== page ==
TACOMA — For 3,100 meters Glacier Peak’s Amy-Eloise Neale and North Central’s Katie Knight ran shoulder-to-shoulder, neither giving an inch to the other.
But in the final 100 meters Neale showed she’s not just an endurance runner, she can mix in a little power, too.
Neale put on a pun
ishing kick down the final stretch, pulling away to win the girls 3A 3,200 to highlight the first day of the girls 2A-3A-4A state track and field meet Thursday at Mount Tahoma High School.
“My mindset today was I wanted to get a (personal record) and make sure when I finished I knew I ran my hardest,” Neale said. “So even when it hurts I just try to push through it.”
Neale, a sophomore, won in an electrifying time of 10 minutes, 12.33 seconds. That shattered the previous 3A state meet record of 10:31.75, which she set while winning the race last year as a freshman.
But the decisive moment didn’t happen until coming off the final turn of the eighth-and-final lap when Neale took off, rubbed Knight off on a lapped runner, then sprinted to a comfortable victory, beating Knight by more than two seconds.
Not that Neale considered it comfortable.
“I was just focusing on the finish line, hoping to get there as fast as I could,” Neale said. “When it hurts you kind if want to be done. I just tried to push through it.
“(I didn’t know I had it) until the last 50 meters, and even then she could still come back because you don’t know where she is,” Neale added. “I just try not to tell myself that at any point in the race, really, because you never really got it until you finish.”
The championship was the fifth individual state title of Neale’s young career, joining her championships in the 3,200 and 1,600 last year, as well as her two cross country titles. She goes for No. 6 on Saturday in the 1,600.
“It’s nice having one behind me because now I can be a little more relaxed for the 1,600 and see what happens,” said Neale, who considers the 1,600 her best event. “Having just the two events means I can get a lot of rest, which is really nice.”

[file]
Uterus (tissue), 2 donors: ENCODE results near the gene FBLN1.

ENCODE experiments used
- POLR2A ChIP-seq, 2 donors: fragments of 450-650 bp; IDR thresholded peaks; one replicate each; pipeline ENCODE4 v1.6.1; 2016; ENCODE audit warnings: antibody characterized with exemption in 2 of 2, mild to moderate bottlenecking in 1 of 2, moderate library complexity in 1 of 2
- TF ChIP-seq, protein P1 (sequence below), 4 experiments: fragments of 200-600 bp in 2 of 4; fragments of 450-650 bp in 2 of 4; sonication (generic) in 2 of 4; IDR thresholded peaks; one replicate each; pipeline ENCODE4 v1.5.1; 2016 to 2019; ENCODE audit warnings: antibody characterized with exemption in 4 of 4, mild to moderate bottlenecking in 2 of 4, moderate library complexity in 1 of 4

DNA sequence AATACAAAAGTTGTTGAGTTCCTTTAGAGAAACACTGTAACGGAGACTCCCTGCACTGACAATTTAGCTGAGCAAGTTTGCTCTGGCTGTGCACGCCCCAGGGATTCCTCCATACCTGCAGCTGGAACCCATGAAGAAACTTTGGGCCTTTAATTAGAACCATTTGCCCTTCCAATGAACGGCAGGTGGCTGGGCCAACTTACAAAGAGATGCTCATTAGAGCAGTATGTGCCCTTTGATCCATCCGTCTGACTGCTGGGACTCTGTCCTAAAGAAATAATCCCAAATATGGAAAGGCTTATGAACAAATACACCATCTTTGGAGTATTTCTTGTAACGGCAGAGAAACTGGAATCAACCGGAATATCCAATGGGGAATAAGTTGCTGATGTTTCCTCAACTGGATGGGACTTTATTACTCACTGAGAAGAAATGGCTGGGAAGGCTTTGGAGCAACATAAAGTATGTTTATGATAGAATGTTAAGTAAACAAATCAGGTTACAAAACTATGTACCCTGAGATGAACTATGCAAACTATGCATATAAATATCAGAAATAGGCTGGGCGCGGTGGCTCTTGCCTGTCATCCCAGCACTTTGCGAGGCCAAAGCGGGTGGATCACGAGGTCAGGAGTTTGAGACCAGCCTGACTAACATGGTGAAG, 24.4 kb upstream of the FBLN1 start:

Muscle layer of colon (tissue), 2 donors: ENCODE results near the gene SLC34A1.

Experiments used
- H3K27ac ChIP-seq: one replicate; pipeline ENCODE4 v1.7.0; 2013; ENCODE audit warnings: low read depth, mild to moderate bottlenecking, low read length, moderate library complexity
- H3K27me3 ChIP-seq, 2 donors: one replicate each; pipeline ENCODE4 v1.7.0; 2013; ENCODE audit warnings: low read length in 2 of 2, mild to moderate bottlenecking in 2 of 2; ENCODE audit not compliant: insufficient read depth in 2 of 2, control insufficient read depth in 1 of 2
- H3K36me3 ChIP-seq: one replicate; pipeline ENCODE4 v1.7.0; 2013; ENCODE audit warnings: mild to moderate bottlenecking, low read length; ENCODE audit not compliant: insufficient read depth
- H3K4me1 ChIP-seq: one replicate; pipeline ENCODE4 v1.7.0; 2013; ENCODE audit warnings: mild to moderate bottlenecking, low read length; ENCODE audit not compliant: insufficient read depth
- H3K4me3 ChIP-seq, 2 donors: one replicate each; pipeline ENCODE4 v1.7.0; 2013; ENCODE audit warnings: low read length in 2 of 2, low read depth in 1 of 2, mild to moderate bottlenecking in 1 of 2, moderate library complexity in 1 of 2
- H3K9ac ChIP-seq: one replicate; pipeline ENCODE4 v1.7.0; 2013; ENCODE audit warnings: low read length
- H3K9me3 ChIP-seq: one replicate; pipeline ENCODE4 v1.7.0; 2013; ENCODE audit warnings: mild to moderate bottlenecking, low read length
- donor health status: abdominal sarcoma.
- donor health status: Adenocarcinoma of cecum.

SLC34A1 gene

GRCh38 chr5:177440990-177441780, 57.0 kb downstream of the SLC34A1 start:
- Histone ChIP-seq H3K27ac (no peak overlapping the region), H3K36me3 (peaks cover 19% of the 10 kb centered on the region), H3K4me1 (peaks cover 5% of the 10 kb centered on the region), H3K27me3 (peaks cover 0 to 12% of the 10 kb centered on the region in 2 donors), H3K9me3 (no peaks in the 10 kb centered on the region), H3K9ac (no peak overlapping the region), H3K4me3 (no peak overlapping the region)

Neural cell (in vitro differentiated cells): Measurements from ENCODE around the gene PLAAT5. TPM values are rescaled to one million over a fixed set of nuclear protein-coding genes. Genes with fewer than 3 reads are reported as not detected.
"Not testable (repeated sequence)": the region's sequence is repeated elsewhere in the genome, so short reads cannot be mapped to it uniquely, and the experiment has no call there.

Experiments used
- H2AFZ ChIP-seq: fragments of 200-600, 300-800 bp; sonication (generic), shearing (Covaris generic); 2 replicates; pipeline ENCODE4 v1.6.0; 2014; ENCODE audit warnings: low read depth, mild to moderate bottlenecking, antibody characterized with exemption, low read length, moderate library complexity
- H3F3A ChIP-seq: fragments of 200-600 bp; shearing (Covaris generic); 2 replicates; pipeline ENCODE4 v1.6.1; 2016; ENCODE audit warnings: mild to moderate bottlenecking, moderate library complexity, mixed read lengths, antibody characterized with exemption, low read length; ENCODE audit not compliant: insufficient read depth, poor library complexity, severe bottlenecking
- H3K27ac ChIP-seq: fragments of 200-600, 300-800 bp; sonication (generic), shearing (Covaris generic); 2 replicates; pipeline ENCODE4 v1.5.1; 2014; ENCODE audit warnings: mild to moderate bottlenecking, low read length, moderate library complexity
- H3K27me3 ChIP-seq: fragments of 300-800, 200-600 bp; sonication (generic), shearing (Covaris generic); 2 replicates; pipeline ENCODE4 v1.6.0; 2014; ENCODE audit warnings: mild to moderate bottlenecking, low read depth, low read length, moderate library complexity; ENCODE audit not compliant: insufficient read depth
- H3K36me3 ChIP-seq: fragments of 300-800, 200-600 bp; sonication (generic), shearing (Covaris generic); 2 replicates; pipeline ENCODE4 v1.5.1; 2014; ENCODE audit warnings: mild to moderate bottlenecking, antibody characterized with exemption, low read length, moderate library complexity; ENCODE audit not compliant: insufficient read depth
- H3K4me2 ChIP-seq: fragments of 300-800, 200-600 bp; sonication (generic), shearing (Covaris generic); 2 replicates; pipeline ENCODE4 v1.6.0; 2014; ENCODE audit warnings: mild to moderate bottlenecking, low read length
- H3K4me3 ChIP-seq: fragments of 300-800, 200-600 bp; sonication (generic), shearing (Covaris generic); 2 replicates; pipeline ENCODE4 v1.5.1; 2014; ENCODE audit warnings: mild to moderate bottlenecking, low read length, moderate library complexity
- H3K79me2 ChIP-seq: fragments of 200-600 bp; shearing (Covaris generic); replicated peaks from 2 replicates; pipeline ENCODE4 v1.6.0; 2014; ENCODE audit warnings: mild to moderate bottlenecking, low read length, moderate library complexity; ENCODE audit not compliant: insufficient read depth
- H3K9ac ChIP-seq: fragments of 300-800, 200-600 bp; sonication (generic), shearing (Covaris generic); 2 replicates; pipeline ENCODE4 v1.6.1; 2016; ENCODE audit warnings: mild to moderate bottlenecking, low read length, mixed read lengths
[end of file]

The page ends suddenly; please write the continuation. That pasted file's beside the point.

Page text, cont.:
In the 4A discus, Arlington junior Alexis Sarver produced the throw of her lifetime to place second with a distance of 134 feet, 5 inches.
“This feels very good,” Sarver said. “It was a long season and I finally broke the 130s on my last throw, so that was exciting.”
The throwers faced a strong headwind that became stronger as the event went along, and Sarver was the only athlete who improved her mark during the event’s final three throws.
Sarver was already sitting in second place when, on the second-to-last throw of the event, she uncorked a beauty to make a run at the lead. All those in attendance held their breaths as they awaited the announcement of the distance to see if Sarver moved into first. However, although Sarver improved her mark by nearly seven feet, it still fell two feet short of the winning throw of 136-3 by Kentwood’s Alyx Toeaina.
“I try not to let the weather affect how I throw,” Sarver said about her efforts. “I’ve never thrown in this amount of wind before, but I try to make the best of it.
“I gave it a run,” Sarver added about her last throw. “But I’m OK with getting second. It was a lifetime PR, and I didn’t even qualify for state last year. So going from that to second place is a big accomplishment.”
In the 2A portion of the meet Lakewood had two athletes earn medals Thursday.
In the 3,200, Lakewood senior Chelsea Stokes wasn’t even in the original field, but was a late addition as an alternate after one of the original competitors scratched. She then proceeded to finish fourth in a time of 11:27.15.
Then in the javelin, freshman Skylar Cannon took sixth with a throw of 117-8.